Very shortly after arriving in Seville, we headed by bus straight out to Algeciras. Algeciras is not a touristy town but we used it as a base for a day trip to Gibraltar. The accommodation in Algeciras or even the neighboring Spanish border town, La Línea de la Concepción is significantly cheaper than staying in Algeciras. It was a quick 40 minute bus ride from Algeciras to La Linea and the bus runs every 30 minutes. Once in La Linea it is a short walk to border control to pass through into Gibraltar. Suddenly, we were off Spanish soil and onto UK territory. Bizarre!!
Before crossing into Gibraltar, it is impossible to miss the Rock of Gibraltar that looms large on the landscape!
The border control was pretty minimal with many people who work in Gibraltar but live in Spain making the crossing everyday. Lots of people drive or walk in but plenty of people cycle or e-scooter into Gibraltar. To get into Gibraltar, everyone needs to cross an airplane runway. It seems that there are only about 7 planes a day.
Once in Gibraltar, it is a short walk to the main street. This is a very long pedestrianized UK style high street. It is crowded with people but most seem very old and English. There are plenty of mobility aids or gophers being used on this street. The many shops are bright and well stocked with many items on sale. Shopping is clearly the big thing to do when coming to Gibraltar as they do not charge Value Added Tax (VAT) like the rest of the UK. It would seem that the vast majority of people visiting Gibraltar are to be found on this main street!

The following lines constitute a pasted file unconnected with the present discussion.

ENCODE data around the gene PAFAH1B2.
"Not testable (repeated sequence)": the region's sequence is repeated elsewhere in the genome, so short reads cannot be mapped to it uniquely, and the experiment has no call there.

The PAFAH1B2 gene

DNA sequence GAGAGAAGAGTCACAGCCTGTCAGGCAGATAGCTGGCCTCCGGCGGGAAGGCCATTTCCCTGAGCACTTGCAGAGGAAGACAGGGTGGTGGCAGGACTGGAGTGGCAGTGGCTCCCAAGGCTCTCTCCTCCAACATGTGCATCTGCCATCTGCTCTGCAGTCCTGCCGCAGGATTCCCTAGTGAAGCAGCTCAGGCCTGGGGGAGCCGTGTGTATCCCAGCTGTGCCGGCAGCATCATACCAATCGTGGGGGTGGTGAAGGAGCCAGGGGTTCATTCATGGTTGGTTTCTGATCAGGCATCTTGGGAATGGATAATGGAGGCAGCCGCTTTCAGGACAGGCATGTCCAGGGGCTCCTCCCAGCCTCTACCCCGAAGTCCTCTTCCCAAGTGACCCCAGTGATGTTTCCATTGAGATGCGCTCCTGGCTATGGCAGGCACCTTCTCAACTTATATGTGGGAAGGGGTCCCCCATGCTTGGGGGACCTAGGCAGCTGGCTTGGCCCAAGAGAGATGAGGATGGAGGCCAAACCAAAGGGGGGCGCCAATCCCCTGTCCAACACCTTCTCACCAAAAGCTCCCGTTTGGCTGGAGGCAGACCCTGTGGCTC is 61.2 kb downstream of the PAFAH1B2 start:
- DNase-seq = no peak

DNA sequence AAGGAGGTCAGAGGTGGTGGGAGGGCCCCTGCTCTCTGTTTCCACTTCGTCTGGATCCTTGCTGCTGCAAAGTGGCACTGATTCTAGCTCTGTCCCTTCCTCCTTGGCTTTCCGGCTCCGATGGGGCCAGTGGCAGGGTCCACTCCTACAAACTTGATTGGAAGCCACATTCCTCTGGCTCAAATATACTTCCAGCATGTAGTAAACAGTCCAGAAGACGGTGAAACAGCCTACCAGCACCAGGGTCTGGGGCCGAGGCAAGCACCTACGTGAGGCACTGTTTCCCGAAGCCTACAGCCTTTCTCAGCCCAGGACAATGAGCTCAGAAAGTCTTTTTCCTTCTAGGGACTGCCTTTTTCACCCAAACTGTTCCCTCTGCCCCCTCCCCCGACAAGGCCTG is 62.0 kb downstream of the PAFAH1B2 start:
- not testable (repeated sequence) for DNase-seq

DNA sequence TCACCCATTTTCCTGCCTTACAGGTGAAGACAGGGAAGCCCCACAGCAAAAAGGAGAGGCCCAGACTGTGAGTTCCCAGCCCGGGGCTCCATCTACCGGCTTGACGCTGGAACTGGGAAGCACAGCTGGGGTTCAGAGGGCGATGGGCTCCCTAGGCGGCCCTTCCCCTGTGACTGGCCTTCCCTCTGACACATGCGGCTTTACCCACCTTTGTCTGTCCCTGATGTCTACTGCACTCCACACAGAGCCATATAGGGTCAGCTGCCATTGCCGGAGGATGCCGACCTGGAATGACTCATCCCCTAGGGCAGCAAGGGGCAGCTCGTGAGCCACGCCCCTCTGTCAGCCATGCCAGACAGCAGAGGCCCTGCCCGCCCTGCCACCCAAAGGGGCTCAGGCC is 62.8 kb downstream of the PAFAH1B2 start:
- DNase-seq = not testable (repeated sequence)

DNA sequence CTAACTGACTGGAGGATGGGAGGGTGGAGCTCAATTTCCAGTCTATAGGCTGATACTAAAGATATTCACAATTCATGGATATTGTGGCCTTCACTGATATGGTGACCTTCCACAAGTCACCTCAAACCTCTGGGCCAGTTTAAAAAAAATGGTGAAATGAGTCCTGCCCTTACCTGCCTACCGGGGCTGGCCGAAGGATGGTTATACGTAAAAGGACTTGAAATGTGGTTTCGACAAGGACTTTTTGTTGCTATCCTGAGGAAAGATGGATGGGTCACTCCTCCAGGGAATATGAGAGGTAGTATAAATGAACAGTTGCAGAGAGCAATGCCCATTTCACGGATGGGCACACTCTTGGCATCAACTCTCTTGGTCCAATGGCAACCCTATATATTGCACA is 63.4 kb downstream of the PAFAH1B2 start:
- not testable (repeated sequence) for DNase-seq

Wander into a restaurant however, and you will find that the staff is Spanish speaking and there is plenty of Spanish food to be found. Gibraltar is very built up with many apartment buildings and infrastructure. It seems much bigger than the official population count of about 30,000 residents. Thousands of people must live on the Spanish side and cross over every day into Gibraltar for work.
Considering how the Rock of Gibraltar dominates the landscape of this tiny peninsula, it was important to get a closer look. The options for getting up the Rock include hiring a taxi, getting the cable car or by walking up via the Mediterranean steps
Most people catch the cable car to the top. A tiny minority choose to hike up via the Mediterranean steps. We saw very few people on the trail during the hike and the signage for the trail was often confusing and woeful. It’s sad when signage which is such a simple, easily rectifiable thing is done badly.
Climbing the rock was an effort. It took just over an hour to get to the top and it was steep in places. This climb, combined with a walk around town and walking to and from La Linea for the bus resulted in a massive day of about 30,000 steps! My thighs were sore for a few days afterwards as well. This should not put you off though. The climb up the Rock was worth it for the stunning views. You could even see Africa!